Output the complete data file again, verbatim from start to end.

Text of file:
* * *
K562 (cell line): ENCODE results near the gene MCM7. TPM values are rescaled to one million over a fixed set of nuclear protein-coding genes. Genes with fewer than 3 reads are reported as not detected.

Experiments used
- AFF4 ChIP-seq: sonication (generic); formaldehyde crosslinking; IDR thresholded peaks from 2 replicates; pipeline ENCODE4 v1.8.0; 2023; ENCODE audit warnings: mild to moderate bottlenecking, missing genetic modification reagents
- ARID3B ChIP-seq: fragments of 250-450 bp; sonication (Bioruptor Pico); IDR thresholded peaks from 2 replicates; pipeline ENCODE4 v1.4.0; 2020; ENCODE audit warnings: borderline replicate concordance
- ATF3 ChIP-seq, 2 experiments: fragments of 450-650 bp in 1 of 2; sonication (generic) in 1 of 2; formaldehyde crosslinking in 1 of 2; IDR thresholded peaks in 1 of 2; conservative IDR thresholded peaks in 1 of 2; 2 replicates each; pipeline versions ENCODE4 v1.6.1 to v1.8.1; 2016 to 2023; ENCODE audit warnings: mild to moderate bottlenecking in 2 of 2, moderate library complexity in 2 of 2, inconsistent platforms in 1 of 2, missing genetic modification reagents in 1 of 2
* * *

K562 (cell line): ENCODE results near the gene MCM7. TPM values are rescaled to one million over a fixed set of nuclear protein-coding genes. Genes with fewer than 3 reads are reported as not detected.

Experiments used
- AFF4 ChIP-seq: sonication (generic); formaldehyde crosslinking; IDR thresholded peaks from 2 replicates; pipeline ENCODE4 v1.8.0; 2023; ENCODE audit warnings: mild to moderate bottlenecking, missing genetic modification reagents
- ARID3B ChIP-seq: fragments of 250-450 bp; sonication (Bioruptor Pico); IDR thresholded peaks from 2 replicates; pipeline ENCODE4 v1.4.0; 2020; ENCODE audit warnings: borderline replicate concordance
- ATF3 ChIP-seq, 2 experiments: fragments of 450-650 bp in 1 of 2; sonication (generic) in 1 of 2; formaldehyde crosslinking in 1 of 2; IDR thresholded peaks in 1 of 2; conservative IDR thresholded peaks in 1 of 2; 2 replicates each; pipeline versions ENCODE4 v1.6.1 to v1.8.1; 2016 to 2023; ENCODE audit warnings: mild to moderate bottlenecking in 2 of 2, moderate library complexity in 2 of 2, inconsistent platforms in 1 of 2, missing genetic modification reagents in 1 of 2